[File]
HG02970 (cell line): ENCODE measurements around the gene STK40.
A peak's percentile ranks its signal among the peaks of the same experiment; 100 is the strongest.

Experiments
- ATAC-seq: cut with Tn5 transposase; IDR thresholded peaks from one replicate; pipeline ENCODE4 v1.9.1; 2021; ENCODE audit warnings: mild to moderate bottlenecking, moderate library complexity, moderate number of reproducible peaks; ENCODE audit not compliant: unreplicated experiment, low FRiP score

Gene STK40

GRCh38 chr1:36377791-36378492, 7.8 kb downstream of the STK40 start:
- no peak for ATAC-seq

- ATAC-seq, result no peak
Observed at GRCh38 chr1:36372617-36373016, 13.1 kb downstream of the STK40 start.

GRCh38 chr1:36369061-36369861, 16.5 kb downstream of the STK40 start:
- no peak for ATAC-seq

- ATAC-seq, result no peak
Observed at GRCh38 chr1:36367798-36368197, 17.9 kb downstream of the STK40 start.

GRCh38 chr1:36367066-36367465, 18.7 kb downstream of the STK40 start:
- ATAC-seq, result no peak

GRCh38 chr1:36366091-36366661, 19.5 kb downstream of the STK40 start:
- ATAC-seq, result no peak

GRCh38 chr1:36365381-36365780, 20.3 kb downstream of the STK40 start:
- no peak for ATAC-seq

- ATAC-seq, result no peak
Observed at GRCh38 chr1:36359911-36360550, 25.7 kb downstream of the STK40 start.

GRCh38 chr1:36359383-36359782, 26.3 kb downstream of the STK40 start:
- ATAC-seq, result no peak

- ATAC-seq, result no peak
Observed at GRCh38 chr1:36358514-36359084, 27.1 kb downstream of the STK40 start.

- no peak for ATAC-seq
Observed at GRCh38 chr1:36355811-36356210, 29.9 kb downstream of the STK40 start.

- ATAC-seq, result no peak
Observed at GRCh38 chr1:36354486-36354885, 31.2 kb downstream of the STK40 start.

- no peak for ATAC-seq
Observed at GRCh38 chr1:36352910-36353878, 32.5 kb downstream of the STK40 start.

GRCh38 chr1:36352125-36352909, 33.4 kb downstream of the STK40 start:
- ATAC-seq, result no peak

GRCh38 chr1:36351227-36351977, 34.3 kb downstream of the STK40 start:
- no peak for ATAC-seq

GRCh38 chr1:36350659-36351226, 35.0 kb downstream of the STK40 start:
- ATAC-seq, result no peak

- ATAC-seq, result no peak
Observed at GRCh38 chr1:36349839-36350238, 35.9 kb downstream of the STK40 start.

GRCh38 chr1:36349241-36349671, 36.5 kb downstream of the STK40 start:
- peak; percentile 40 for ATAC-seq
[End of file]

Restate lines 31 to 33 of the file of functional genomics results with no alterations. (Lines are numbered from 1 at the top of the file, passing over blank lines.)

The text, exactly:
Observed at GRCh38 chr1:36352910-36353878, 32.5 kb downstream of the STK40 start.

GRCh38 chr1:36352125-36352909, 33.4 kb downstream of the STK40 start:
- ATAC-seq, result no peak